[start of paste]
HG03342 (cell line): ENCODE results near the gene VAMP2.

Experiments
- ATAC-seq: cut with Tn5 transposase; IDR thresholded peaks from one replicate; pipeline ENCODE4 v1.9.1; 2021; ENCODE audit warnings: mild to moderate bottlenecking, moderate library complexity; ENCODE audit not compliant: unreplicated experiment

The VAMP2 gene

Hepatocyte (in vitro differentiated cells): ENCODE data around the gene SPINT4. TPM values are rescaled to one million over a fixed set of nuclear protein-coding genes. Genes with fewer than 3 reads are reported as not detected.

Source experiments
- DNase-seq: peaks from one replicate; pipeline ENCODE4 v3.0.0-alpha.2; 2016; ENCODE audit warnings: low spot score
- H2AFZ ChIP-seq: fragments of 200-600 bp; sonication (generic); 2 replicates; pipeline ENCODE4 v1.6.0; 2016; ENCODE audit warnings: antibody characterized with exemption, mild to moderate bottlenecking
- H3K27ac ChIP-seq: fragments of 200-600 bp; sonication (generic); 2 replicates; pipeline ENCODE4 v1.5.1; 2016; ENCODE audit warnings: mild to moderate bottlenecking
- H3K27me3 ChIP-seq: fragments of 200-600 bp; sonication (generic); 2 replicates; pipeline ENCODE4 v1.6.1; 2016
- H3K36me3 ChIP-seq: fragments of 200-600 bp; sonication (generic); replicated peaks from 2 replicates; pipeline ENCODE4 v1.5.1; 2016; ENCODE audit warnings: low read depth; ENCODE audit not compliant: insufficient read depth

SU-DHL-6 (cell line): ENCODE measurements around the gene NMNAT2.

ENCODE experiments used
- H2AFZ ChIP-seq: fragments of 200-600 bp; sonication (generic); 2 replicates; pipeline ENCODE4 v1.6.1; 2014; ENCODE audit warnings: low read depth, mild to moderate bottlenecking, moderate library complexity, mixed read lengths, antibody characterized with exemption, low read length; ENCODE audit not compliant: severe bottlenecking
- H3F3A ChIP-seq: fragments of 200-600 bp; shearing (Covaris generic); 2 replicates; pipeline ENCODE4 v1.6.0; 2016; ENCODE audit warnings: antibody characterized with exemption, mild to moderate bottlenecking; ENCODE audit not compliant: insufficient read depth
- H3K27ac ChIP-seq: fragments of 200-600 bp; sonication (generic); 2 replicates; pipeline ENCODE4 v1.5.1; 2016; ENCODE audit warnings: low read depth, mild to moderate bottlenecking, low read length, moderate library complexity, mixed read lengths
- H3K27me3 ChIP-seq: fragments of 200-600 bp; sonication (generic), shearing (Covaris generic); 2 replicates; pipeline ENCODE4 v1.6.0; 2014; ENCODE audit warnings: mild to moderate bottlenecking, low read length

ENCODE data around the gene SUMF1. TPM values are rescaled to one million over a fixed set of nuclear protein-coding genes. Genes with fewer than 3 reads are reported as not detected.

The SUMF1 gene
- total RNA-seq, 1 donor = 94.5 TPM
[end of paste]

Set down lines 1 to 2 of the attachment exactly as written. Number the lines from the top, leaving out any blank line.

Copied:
HG03342 (cell line): ENCODE results near the gene VAMP2.

Experiments